There are a few instances in the gospels when the reader can sense the sadness and disappointment of Jesus. The first moment happens when Jesus comes to Bethany to raise Lazarus from the dead. When the Master realizes that His friend has been in the tomb for four days, he sheds tears. The Gospel of John puts it succinctly: “Jesus wept.” The Lord also was disappointed to see His glorious city, Jerusalem, ignoring Him, because “she did not recognize the hour of His visitation.” However, probably the most disappointed plea of Jesus rings out in the Garden of Gethsemane when He addresses His three closest disciples: “Could you not watch one hour with Me?” That painful plea of the Master has touched the hearts of many Catholics down the years and in response they have spent quiet prayerful hours in the presence of the Eucharistic Lord.
Our parish is blessed to have a Perpetual Adoration Chapel that is celebrating its tenth anniversary this year. As we thank God for the numerous blessings the parish has received because of our chapel, let us pray that more and more parishioners will discover the beauty and the benefits of spending time in the chapel. I invite you to prayerfully remember those who sacrifice themselves to keep it going. I would like to thank Bob and Christine Maszka, Vince and Margaret Ross for their hard work and dedication to ensure that the practice of Eucharistic adoration flourishes in our community. Let us remember with gratitude the priests who have taken care of the chapel over the years. First of all, we thank Fr Matt Gambor who was instrumental in creating the chapel. After his departure, other priests stepped up including Fr Rob Schulz, Fr Musula, Fr Muraya and now Fr Peter. Let us also pray for all the adorers – past and present – who have been channels of grace for our parish and for our families.
How can we thank the Lord for this great gift? First of all, we need to heed Christ’s command: “Do this in memory of Me!” We need to commit ourselves to participate in the Sunday Eucharist without fail. We need to look on Sunday Mass not as an obligation but as a privilege. The King invites us to dine with Him and we should feel honored. If possible, we should try to go to Mass whenever we can, even on weekdays.
Second, we need to make the Eucharist the center of our daily life. We need to draw strength from the Bread of Heaven as we face our life struggles. We need to find the power to fight temptation from the Food of the Strong that fed the martyrs. We need to model our spiritual life on the Eucharist.
Third, we need to utilize the tremendous gift that we are blessed with in this parish. I am talking about our adoration chapel which affords us the possibility to spend time with the Eucharistic Lord. The Lord is waiting for us day and night. He beckons us just as He beckoned Peter and the others: “Watch and pray with Me!” If we want to grow in our personal relationship with Jesus, we need to use this gift. Being quiet before the Lord is soothing for the soul and draws us closer to the Master. Great saints found their power in the adoration of the Blessed Sacrament.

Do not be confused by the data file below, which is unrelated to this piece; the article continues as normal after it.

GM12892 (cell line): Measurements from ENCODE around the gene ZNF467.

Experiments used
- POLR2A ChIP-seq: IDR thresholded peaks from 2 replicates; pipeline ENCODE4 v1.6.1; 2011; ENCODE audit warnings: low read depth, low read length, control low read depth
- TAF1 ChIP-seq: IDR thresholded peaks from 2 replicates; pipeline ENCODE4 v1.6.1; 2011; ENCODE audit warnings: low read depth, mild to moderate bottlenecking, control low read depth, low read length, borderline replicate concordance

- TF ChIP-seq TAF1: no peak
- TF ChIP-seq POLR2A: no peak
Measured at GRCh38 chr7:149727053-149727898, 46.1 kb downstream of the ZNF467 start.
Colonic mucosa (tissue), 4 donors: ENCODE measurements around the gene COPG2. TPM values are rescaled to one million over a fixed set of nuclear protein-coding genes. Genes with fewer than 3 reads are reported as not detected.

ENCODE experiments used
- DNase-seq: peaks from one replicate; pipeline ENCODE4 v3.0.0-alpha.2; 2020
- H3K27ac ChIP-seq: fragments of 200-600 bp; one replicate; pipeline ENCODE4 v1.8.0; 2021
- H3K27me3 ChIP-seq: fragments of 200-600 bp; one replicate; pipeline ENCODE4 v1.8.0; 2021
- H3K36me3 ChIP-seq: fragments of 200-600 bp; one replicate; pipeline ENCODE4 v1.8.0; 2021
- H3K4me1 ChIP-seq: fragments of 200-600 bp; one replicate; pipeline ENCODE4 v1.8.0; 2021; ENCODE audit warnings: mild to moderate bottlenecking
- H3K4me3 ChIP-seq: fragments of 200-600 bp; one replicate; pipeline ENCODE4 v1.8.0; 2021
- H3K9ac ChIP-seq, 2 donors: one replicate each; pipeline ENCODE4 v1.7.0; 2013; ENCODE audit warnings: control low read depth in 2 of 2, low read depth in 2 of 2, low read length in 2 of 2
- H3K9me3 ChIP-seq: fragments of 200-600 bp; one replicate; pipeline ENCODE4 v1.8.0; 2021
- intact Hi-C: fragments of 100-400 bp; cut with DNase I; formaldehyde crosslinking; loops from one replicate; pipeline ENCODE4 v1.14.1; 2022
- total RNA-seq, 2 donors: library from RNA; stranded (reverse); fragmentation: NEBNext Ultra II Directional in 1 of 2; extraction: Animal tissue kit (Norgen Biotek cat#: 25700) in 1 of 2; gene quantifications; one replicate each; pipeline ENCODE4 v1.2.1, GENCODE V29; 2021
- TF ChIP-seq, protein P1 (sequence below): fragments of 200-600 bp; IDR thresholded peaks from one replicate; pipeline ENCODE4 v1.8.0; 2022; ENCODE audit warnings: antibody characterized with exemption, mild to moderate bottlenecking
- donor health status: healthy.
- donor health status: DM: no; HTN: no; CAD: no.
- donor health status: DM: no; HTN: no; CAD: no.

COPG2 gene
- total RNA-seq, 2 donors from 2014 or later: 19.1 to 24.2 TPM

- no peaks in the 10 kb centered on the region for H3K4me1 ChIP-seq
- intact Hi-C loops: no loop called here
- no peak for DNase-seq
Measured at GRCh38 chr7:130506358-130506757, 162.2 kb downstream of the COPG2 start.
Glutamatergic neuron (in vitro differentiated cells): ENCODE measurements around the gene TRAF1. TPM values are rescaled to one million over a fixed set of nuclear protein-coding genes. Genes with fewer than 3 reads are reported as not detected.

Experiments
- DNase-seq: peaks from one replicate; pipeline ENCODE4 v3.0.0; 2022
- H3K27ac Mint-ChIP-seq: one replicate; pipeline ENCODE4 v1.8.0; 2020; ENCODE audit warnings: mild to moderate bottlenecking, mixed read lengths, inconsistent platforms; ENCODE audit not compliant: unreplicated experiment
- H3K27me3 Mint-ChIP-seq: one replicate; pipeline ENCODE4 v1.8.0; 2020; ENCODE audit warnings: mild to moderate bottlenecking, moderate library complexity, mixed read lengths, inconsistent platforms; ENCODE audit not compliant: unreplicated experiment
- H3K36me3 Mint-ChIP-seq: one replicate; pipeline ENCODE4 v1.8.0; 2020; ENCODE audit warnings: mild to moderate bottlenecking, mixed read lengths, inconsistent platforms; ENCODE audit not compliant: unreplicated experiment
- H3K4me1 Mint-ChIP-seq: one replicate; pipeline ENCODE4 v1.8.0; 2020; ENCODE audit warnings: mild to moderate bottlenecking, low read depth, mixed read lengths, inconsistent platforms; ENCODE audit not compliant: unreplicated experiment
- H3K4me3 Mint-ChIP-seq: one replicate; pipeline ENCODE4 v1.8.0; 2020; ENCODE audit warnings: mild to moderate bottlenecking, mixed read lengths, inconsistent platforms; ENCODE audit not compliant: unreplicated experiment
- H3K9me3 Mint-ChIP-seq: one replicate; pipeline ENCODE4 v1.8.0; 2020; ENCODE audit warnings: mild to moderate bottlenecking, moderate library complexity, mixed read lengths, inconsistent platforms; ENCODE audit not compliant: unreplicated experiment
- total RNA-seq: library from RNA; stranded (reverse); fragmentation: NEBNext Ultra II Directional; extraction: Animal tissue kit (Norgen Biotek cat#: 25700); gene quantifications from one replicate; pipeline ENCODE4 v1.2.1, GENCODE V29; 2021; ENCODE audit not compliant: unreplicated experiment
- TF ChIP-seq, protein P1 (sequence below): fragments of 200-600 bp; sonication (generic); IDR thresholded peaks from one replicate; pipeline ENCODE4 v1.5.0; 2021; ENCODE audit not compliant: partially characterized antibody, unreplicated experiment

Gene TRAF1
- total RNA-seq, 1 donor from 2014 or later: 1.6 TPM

In my own personal life, I have grown spiritually whenever I spent time before the Blessed Sacrament. In crucial moments in my life I have always run to the Eucharistic Lord. Fifteen years ago when I found out that I had a problem with my heart, I knelt in prayer before the tabernacle. Immediately I felt calm and peaceful because I knew that the Lord was with me. If you are not already a regular adorer, I encourage you to consider spending some time in the adoration chapel. Let us teach our children to appreciate this opportunity.
On this feast day, let me leave you with a few words from a prayer written by St. John Mary Vianney, also known as the Cure of Ars, the patron of parish priests. He was a simple man who was known for his holiness and his humility. Perhaps you can pray these words during your next visit to the adoration chapel.
My Jesus, the more we know you, the more we love you. Knowledge of you kindles such a fire in our souls that we have no energy left for worldly desires. My Jesus, how good it is to love you. Let me be like your disciples on Mount Tabor, seeing nothing else but you. Let us be like two bosom friends, neither of whom can ever bear to offend the other. Amen.
May the Eucharistic Lord bless our adorers and the entire parish!
Born in India to deeply-committed Catholic parents, Fr Britto is one of seven children. He joined the Salesians of Don Bosco as a young man and was ordained a priest in 1981.
After he completed his priestly formation and his early education in India, he came to the US for his graduate degree in Journalism at...Read more...